Synthetic Sheet Underlayment

Synthetic sheet underlayment stands as a modern solution for metal roofing systems, offering a range of advantages over its traditional felt counterparts. These sheets are crafted from woven polyethylene or polypropylene, which grants them superior durability and tear resistance. Their lightweight nature makes them easier to install, reducing labor time and costs.

With a high resistance to moisture, synthetic underlayments keep the roof deck dry, preventing leaks and water damage that can otherwise compromise the integrity of the roof structure. Additionally, these sheets are typically more breathable than felt, promoting better air circulation and reducing the potential for mold growth.

Since they are less susceptible to buckling and wrinkling, synthetic sheets provide a smoother surface for the metal panels, which can result in a more aesthetically pleasing finished roof. Moreover, they often come with longer warranty periods, which gives homeowners peace of mind knowing their investment is protected for the long term.

In regard to climate considerations, synthetic materials excel in both hot and cold environments, maintaining their protective properties regardless of temperature fluctuations. This adaptability makes them an excellent choice for a wide range of geographic locations.

Lastly, synthetic underlayments have anti-slip properties which provide a safer surface for installers, an important aspect to consider for those prioritizing the safety of the roofing crew.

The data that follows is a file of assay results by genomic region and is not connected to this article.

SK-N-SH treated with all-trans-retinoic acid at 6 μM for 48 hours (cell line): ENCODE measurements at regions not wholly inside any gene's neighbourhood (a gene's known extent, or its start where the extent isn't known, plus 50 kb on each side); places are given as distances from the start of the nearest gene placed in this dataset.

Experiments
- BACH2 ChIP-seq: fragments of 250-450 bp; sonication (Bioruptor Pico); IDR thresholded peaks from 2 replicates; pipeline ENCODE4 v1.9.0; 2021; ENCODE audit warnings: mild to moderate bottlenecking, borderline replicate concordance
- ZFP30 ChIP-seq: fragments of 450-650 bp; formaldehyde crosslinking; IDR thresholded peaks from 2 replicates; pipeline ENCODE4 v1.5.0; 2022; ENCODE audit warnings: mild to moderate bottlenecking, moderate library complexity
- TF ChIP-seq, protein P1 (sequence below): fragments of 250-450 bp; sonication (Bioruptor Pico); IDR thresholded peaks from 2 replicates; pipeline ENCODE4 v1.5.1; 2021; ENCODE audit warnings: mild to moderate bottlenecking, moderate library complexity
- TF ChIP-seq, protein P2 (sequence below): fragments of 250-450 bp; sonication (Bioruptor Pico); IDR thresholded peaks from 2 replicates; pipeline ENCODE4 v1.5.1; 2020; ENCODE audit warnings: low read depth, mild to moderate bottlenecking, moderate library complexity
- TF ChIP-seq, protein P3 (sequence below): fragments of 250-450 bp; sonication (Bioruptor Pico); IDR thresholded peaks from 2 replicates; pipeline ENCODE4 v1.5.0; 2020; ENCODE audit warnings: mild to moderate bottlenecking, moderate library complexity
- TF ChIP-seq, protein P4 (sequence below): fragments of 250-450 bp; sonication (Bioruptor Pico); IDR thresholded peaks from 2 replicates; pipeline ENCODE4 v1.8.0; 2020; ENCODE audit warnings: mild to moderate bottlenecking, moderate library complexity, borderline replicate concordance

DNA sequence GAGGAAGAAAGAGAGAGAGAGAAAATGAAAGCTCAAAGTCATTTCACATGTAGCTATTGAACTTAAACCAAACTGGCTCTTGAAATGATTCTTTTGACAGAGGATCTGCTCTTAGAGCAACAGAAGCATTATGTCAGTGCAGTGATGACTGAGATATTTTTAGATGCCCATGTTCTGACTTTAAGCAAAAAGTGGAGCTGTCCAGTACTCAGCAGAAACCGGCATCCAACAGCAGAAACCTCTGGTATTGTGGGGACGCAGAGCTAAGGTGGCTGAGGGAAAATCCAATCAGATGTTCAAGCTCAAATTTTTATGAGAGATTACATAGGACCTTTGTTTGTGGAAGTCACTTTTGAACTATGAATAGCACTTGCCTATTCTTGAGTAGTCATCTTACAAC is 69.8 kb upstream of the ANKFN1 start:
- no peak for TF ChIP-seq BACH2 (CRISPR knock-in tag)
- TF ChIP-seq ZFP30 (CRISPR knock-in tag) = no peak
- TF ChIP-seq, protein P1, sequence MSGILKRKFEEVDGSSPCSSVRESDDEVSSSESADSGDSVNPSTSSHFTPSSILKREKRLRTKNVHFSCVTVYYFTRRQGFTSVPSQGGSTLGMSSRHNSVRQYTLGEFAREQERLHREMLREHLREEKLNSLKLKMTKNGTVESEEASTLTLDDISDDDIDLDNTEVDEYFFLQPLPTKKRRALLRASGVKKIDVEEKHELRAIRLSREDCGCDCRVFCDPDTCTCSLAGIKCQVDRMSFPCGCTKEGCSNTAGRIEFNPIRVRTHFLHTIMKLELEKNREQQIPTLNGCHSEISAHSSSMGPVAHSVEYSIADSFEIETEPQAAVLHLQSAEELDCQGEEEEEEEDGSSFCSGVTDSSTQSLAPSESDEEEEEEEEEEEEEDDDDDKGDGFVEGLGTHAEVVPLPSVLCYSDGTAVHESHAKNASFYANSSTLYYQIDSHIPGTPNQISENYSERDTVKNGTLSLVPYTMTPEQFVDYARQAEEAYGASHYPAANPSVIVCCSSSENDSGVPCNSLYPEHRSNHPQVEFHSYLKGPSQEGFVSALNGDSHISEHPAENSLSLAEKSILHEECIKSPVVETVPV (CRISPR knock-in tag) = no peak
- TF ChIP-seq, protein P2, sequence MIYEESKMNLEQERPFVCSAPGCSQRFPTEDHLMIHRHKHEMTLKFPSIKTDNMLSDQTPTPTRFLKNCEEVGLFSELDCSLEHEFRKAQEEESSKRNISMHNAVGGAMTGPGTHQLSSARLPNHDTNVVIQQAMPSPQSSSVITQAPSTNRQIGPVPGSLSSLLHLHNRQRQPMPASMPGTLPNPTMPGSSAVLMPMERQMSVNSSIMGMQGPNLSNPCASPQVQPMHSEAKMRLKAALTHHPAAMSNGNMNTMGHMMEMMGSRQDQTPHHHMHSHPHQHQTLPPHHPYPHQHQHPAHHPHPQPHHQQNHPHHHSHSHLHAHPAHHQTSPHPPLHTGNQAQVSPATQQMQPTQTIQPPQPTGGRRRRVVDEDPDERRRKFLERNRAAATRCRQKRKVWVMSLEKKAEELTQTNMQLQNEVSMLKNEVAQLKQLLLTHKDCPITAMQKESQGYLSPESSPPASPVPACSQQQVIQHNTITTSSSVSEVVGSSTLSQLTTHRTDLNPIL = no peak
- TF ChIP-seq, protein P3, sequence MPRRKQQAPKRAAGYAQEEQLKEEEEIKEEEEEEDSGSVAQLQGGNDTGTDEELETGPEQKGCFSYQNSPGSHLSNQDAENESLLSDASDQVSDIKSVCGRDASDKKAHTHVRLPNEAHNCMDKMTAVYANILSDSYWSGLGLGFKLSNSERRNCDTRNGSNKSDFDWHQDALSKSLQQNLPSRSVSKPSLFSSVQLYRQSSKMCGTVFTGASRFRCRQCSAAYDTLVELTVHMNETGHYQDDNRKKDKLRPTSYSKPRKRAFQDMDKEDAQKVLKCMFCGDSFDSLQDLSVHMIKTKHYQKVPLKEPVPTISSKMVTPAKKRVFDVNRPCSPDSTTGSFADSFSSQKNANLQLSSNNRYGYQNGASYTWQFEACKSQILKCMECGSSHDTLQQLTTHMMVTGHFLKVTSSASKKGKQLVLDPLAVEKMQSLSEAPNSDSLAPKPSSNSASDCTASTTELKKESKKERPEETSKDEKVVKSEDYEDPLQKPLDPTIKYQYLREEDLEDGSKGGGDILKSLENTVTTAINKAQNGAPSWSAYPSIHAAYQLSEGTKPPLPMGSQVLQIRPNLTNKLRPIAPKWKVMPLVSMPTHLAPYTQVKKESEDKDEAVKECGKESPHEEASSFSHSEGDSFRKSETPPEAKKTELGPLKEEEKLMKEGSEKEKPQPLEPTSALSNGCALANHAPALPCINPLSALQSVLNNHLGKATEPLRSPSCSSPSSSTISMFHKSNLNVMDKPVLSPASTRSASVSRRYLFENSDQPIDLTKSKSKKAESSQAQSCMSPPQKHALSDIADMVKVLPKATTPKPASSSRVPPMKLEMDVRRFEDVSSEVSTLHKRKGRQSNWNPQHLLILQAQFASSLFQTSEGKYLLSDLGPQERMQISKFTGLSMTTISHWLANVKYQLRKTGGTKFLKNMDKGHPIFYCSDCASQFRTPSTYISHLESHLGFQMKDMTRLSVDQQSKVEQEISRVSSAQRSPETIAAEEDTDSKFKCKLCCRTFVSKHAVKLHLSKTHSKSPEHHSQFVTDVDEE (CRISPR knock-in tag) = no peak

Self-adhering Membrane Underlayment

Self-adhering membrane underlayments offer a peel-and-stick application process, providing a strong seal against moisture. They are typically constructed from modified bitumen and feature a sticky backing which adheres to the roof deck creating a waterproof or water-resistant barrier.

Key points:

  • Ideal for regions with extreme weather conditions, such as high winds and heavy snowfall, due to their excellent adhesion properties.
  • Often used in critical areas like eaves, valleys, and around roof penetrations to prevent ice dams and protect against wind-driven rain.
  • Provides superior leak protection by sealing around the fasteners that penetrate through when installing the metal panels.
  • More durable and less prone to tearing compared to felt and synthetic underlayments, making them a long-lasting option.
  • Their self-sealing nature allows for quick and easy repairs of any accidental punctures during the metal roof installation.
  • Reflective options are available and can be chosen to reduce heat absorption, thereby enhancing energy efficiency under metal roofing systems.

Which Underlayment Should You Choose?